We have found immunoglobulin (Ig) G-containing material consistent with immune complexes in the sera of patients with Lyme arthritis. It was detected in 29 of 55 sera (55%) from 31 patients by at least one of three assays: 125I-C1q binding, C1q solid phase, or Raji cell. The presence of reactive material correlated with clinical aspects of disease activity; it was found early in the illness, was most prominent in sera from the sickest patients, was infrequent during remissions, and often fluctuated in parallel with changes in clinical status. The results in the two C1q assays showed a strong positive correlation (P<0.001). They were each elevated in 45% of the sera and were usually concordant (85%). In contrast, the Raji cell assay was less frequently positive and often discordant with the C1q assays. In sucrose density gradients, putative circulating immune complexes sedimented near 19S; they, too, were detected best by the two assays based on C1q binding. An additional 7S component was found in some sera by the 125I-C1q binding assay. Serum complement was often above the range of normal in patients with mild disease and normal in patients with severe disease but did not correlate significantly with levels of circulating immune complexes. IgM and IgG rheumatoid factors were not detectable.
John A. Hardin, Lesley C. Walker, Allen C. Steere, Thomas C. Trumble, Kenneth S. K. Tung, Ralph C. Williams Jr., Shaun Ruddy, Stephen E. Malawista
The effects of highly purified natural porcine cholecystokinin (CCK) and synthetic caerulein on the rate of flow of pancreatic juice, the rate of output of amylase, and the rate of release of immunoreactive insulin (IRI) and immunoreactive glucagon (IRG) were simultaneously investigated in the isolated perfused rat pancreas.
Makoto Otsuki, Choitsu Sakamoto, Hosai Yuu, Mitsuo Maeda, Soichiro Morita, Atsuhi Ohki, Noboru Kobayashi, Katsuhiro Terashi, Kuniyasu Okano, Shigeaki Baba
Fibrinogen survival and turnover were examined in 15 adult-onset diabetic patients. 125I-labeled fibrinogen was prepared from each patient during the period of poor carbohydrate control, or hyperglycemic period, and fibrinogen survival determined. Improved control was established in each patient and during this euglycemic period, fibrinogen survival was determined simultaneously with 125I-fibrinogen saved from the hyperglycemic period and 131I-labeled fibrinogen prepared from the patient during the euglycemic period. The results confirm reduced fibrinogen survival in hyperglycemic diabetic patients and demonstrate reversal of the fibrinogen abnormality when euglycemia is achieved. The results of the double-label experiments in the euglycemic period suggest that the fibrinogen molecule is not altered functionally and that an abnormal plasma or vascular environment is a more likely basis for reduced fibrinogen survival during hyperglycemia. Electrophoretic and chromatographic experiments demonstrated no gross chemical differences between the fibrinogens prepared from the hyperglycemic and euglycemic periods and normal fibrinogen. Fibrinogen survival gave a better correlation with serial glucose measurements than with correction of hemoglobin AIc levels indicating that the reduced fibrinogen survival noted in diabetics is a rapidly reversible phenomenon.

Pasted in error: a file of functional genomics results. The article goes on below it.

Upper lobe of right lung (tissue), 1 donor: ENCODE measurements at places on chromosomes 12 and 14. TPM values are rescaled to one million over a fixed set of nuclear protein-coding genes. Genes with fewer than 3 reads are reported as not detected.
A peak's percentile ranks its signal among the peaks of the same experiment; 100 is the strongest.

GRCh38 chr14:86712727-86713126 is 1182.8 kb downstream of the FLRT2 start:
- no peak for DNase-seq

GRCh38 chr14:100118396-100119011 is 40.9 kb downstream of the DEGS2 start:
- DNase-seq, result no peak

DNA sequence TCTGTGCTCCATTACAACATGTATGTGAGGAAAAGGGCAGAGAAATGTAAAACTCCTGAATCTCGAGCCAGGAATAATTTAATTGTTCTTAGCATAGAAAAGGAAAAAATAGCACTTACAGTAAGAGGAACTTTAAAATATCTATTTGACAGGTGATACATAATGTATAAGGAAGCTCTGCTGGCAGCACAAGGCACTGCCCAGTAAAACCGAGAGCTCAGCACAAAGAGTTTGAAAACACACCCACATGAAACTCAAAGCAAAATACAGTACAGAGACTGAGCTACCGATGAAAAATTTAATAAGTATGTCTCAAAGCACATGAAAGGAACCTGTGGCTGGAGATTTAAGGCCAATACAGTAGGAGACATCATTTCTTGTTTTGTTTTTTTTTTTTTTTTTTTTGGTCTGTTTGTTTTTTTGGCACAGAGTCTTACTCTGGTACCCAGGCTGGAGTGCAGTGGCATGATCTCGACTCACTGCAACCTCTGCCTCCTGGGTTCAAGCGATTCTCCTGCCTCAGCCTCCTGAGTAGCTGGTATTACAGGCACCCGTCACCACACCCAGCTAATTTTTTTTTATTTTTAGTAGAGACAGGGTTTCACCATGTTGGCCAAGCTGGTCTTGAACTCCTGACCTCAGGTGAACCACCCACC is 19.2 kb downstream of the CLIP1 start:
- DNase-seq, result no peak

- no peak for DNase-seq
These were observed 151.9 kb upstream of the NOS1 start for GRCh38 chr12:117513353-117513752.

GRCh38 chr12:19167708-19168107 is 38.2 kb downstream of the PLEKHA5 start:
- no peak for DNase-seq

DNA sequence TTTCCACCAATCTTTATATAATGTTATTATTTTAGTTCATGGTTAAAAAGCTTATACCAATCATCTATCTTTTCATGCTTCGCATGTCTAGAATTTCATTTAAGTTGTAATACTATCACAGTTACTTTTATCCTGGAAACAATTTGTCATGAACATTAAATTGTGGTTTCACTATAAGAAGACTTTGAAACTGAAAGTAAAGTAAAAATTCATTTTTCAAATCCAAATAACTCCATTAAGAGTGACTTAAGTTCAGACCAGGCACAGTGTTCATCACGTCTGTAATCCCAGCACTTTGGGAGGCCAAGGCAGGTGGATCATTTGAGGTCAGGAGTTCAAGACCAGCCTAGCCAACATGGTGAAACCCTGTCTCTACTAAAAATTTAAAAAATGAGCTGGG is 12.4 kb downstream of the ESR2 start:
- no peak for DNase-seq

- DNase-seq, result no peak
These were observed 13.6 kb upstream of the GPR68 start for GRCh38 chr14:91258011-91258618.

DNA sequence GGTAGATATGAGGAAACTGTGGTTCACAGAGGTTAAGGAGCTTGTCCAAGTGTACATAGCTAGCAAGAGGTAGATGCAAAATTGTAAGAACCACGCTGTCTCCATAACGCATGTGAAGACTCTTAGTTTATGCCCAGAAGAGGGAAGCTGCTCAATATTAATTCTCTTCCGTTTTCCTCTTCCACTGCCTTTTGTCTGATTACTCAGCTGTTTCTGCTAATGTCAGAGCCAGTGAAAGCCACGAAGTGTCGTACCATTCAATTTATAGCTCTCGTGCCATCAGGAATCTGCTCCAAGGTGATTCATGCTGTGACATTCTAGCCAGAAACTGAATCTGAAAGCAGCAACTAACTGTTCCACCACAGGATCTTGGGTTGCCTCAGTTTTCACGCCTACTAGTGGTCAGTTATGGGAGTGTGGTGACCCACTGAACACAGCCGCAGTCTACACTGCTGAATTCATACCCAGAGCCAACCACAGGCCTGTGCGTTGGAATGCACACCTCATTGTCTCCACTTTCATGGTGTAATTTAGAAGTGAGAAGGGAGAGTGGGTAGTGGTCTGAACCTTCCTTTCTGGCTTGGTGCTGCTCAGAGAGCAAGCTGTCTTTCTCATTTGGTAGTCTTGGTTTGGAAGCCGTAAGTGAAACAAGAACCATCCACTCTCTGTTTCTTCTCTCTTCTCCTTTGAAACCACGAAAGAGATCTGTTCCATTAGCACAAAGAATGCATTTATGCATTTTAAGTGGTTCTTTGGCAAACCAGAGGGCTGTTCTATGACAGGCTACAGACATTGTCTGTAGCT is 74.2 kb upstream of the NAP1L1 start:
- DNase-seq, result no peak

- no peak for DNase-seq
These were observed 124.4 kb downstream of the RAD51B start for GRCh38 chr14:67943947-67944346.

Robert L. Jones, Charles M. Peterson
Patients with nephrotic syndrome have low blood levels of 25 hydroxyvitamin D (25-OH-D) most probably because of losses in urine, and a vitamin D-deficient state may ensue. The biological consequences of this phenomenon on target organs of vitamin D are not known. This study evaluates one of these target organs, the bone. Because renal failure is associated with bone disease, we studied six patients with nephrotic syndrome and normal renal function. The glomerular filtration rate was 113±2.1 (SE) ml/min; serum albumin, 2.3±27 g/dl; and proteinuria ranged between 3.5 and 14.7 g/24 h. Blood levels of 25-OH-D, total and ionized calcium and carboxy-terminal fragment of immunoreactive parathyroid hormone were measured, and morphometric analysis of bone histology was made in iliac crest biopsies obtained after double tetracycline labeling. Blood 25-OH-D was low in all patients (3.2-5.1 ng/ml; normal, 21.8±2.3 ng/ml). Blood levels of both total (8.1±0.12 mg/dl) and ionized (3.8±0.21 mg/dl) calcium were lower than normal and three patients had true hypocalcemia. Blood immuno-reactive parathyroid hormone levels were elevated in all. Volumetric density of osteoid was significantly increased in three out of six patients and the fraction of mineralizing osteoid seams was decreased in all. Evidence for an increase in active lacunae (bone-osteoclast interface) occurred in three out of six patients and in inactive (Howship's lacunae) bone resorption in six out of six. The data indicate that the loss of 25-OH-D in urine of patients with nephrotic syndrome and normal renal function may result in a decrease of blood levels of ionized calcium, secondary hyperparathyroidism and enhanced bone resorption. In addition, the vitamin D-deficient state causes osteomalacia as evidenced by defective mineralization and increased osteoid volume.
Hartmut H. Malluche, David A. Goldstein, Shaul G. Massry